3 reasons why online marketers do great offline marketers

Moving to Sydney for a new position in marketing was the chance to expend my knowledge of online marketing channels, and it also game the chance to work for the first time on offline markerting channels. Despite the fact that I was relatively new to offline marketing, I managed to be impactful really fast and restructure the whole approach. Here are few of the reasons that could explain why.

Why online marketers do great offline marketers?

online offline marketing

1. They have gained experience through more learnings

By nature, online marketing is able to provide (almost) instantly data compared to offline marketing, making test life cycles way shorter:

  • Easiest possibility to scale rapidly (by pushing bids, by increasing reach, by changing targeting)
  • Change (or pause) unsuccessful creatives, landing pages as soon as a test is significant with online marketing, while offline marketing will often still have some assets printed with the ‘loser’ version that they will keep on sending to finish stocks.

For these 2 reasons, an offline marketer will be able to run more tests, and there increase his learnings and overall generate more learnings.

2. They worked with more data

In online marketing, until recently it was possible to track everything. GDPR laws in Europe are changing makes online advertisers access information, still, they have access to more data and can make use of it.

They can tailor user experience based on previous purchases or behavior for example. Thing that is harder to do with offline marketing. With offline marketing, you get the data only when the conversion occurs, while online marketing has access to more data helping them developed solutions to improve performance all the way of the customer journey, giving them a hedge into understanding what could be the reasons of low performance, for offline marketing.

3. They are used to automation

Online marketers can access so much data, that automation is becoming a normal skill to have in online marketing nowadays.

When online marketers work on offline marketing channels they have developed an eye for what could be automated, making offline processes more efficient.


3 Takeaways from Google Marketing live 2019 (outside of Google Search)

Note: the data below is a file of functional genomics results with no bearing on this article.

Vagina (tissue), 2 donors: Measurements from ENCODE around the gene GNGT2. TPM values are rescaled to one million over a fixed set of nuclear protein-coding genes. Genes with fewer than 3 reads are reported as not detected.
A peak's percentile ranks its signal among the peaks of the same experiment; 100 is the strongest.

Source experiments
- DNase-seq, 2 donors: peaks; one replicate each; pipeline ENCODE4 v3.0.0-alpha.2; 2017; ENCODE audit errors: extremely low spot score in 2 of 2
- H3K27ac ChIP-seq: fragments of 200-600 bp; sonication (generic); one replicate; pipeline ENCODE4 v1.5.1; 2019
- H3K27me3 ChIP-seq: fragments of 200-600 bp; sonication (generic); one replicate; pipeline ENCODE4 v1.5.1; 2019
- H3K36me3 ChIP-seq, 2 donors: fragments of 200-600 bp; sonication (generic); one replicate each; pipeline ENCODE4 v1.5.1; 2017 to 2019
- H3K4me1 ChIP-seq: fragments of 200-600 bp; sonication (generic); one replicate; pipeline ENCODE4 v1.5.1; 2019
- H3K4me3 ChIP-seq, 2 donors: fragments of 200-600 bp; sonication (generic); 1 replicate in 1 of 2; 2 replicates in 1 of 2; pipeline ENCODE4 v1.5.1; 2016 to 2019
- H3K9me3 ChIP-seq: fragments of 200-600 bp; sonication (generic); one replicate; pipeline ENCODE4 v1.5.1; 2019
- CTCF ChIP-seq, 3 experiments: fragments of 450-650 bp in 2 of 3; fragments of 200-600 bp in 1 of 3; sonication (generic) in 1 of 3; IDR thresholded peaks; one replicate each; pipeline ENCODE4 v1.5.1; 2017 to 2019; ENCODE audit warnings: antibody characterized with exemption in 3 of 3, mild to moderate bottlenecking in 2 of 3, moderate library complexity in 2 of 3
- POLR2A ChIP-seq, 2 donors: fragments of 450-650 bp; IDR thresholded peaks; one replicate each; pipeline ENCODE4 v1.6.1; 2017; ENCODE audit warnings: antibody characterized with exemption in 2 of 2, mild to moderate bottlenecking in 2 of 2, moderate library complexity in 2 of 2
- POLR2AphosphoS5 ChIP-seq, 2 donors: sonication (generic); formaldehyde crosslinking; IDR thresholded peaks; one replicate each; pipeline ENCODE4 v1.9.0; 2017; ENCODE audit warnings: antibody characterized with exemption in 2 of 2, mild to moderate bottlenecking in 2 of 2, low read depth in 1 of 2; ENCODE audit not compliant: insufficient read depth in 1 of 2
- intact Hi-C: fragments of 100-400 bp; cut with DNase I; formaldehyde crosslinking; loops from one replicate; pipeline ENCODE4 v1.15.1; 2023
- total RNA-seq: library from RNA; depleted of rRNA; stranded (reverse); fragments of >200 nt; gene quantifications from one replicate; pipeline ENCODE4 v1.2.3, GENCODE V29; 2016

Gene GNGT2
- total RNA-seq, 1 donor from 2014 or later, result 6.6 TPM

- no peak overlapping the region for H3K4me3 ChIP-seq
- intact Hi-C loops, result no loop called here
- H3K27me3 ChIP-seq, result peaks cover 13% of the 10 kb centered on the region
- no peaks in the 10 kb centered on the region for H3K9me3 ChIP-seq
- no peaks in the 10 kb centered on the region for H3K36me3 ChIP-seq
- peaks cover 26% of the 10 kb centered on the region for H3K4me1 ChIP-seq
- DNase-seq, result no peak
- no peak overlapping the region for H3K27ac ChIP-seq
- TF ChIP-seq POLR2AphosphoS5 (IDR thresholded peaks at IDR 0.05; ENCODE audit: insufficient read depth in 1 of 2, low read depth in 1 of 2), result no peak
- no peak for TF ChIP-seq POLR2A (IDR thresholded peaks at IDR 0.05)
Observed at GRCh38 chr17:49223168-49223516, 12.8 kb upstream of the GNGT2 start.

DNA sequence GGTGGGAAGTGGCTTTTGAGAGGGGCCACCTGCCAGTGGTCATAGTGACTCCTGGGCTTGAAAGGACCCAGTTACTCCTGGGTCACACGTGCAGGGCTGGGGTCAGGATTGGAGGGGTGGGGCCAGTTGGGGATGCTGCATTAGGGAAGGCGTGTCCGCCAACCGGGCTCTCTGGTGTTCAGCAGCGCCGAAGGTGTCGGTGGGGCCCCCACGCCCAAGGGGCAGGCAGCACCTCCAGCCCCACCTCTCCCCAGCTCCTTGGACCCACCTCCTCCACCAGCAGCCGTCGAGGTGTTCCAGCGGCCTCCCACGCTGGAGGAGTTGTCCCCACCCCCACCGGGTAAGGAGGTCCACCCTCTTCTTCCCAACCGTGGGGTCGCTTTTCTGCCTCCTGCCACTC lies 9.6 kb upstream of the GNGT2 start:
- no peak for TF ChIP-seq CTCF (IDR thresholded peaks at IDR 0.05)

For the second time in a row, I attended Google Marketing Live (GML) conference in San Francisco. For those who don’t know about GML, it’s THE advertising conference organized by Google. This is the opportunity to hear about the upcoming Google and YouTube features and advertising trends. Attending the GML is a special feeling, it’s like attending Apple Keynote when they release a new iPhone, or attending Google I/O, you will discover new updates that will shape your strategy for the next year.

I would like to share with you 3 takeaways (outside of Google Search) from the 2019 Edition:

1 – YouTube has now reached 2 Billion monthly active users


One-third of the globe is now watching YouTube every month and Google is now clearly offering to advertisers more opportunity to capitalize on advertising on the platform.

  • YouTube will be part of the data-driven attribution model with search and shopping.
  • Text ads can now appear in the YT feed via search partners.
  • YouTube will have new testing possibilities like campaign experiments from Search campaigns.


2 – Google creates a new ad format – Discovery Ads

Discover Ads is a new ad format that covers Gmail Ads, YouTube newsfeed and Android discovery feed.


While Gmail Ads and YouTube newsfeed could already be reached via existing campaign type (GSP campaigns & True-View for Action video campaigns), Discovery Ads open some new inventory with the Android discovery feed.

Android discovery Ads is available only in Beta.


3 – Google includes images on search results with Gallery Ads

Gallery Ads

Google is slowly moving from text-only ads by allowing only to the advertisers on the 1st position to insert from 4 to 8 images in a carousel. Brands will have new opportunities to express themselves.

Some impacts from this feature:

  • Advertisers were in the past billed only for clicks, they are now billed after the 3rd swipe in the carousel.
  • Organic results need even more scrolls to be reached




Key takeaways from Google Marketing Live 2018

Google invited last week, in San José, advertisers from all around the world to attend Google Marketing live conference.

I saw Google’s Senior VP of Ads, Sridhar Ramaswamy, announcing Google’s latest product releases. Many Google product directors announced afterward, other new features coming in the Google advertising world.

You will find below key takeaways from this conference:

Google Marketing Live(10)




Google rebranded and reorganized their Marketing products into 3 families. The goal is for the tools to be much more integrated in terms of data, tracking and audience management:

  • Google Ads: includes what was  formerly known as Google Adwords
  • Google Marketing Platform: Includes the whole 360 suite (Analytics, Attribution, Optimize, etc) as well as Search Ads 360 (formerly DS) and Display and Video 360 (formerly DCM and DBM)
  • Google Ads Manager: includes what was known as DoubleClick for publishers and Google Ad Exchange.


  • Responsive search ads

Google will automatically generate Ads by combining up to 3 headlines (HLs) from a pool of 15 HLs, and up to 2 descriptions lines (DLs) from a pool of 4 DLs.